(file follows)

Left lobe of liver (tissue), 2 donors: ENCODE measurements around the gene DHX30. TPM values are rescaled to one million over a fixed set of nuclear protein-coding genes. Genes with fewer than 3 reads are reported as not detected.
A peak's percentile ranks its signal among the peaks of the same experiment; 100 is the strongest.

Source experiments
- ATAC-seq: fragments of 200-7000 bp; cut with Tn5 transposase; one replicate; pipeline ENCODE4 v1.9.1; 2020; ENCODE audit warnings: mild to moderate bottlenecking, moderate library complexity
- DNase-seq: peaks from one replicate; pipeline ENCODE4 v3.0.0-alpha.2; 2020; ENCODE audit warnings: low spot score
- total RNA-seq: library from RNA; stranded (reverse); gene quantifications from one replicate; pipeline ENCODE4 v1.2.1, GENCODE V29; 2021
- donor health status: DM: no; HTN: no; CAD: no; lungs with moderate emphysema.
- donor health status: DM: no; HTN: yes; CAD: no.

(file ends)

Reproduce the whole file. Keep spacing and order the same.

Left lobe of liver (tissue), 2 donors: ENCODE measurements around the gene DHX30. TPM values are rescaled to one million over a fixed set of nuclear protein-coding genes. Genes with fewer than 3 reads are reported as not detected.
A peak's percentile ranks its signal among the peaks of the same experiment; 100 is the strongest.

Source experiments
- ATAC-seq: fragments of 200-7000 bp; cut with Tn5 transposase; one replicate; pipeline ENCODE4 v1.9.1; 2020; ENCODE audit warnings: mild to moderate bottlenecking, moderate library complexity
- DNase-seq: peaks from one replicate; pipeline ENCODE4 v3.0.0-alpha.2; 2020; ENCODE audit warnings: low spot score
- total RNA-seq: library from RNA; stranded (reverse); gene quantifications from one replicate; pipeline ENCODE4 v1.2.1, GENCODE V29; 2021
- donor health status: DM: no; HTN: no; CAD: no; lungs with moderate emphysema.
- donor health status: DM: no; HTN: yes; CAD: no.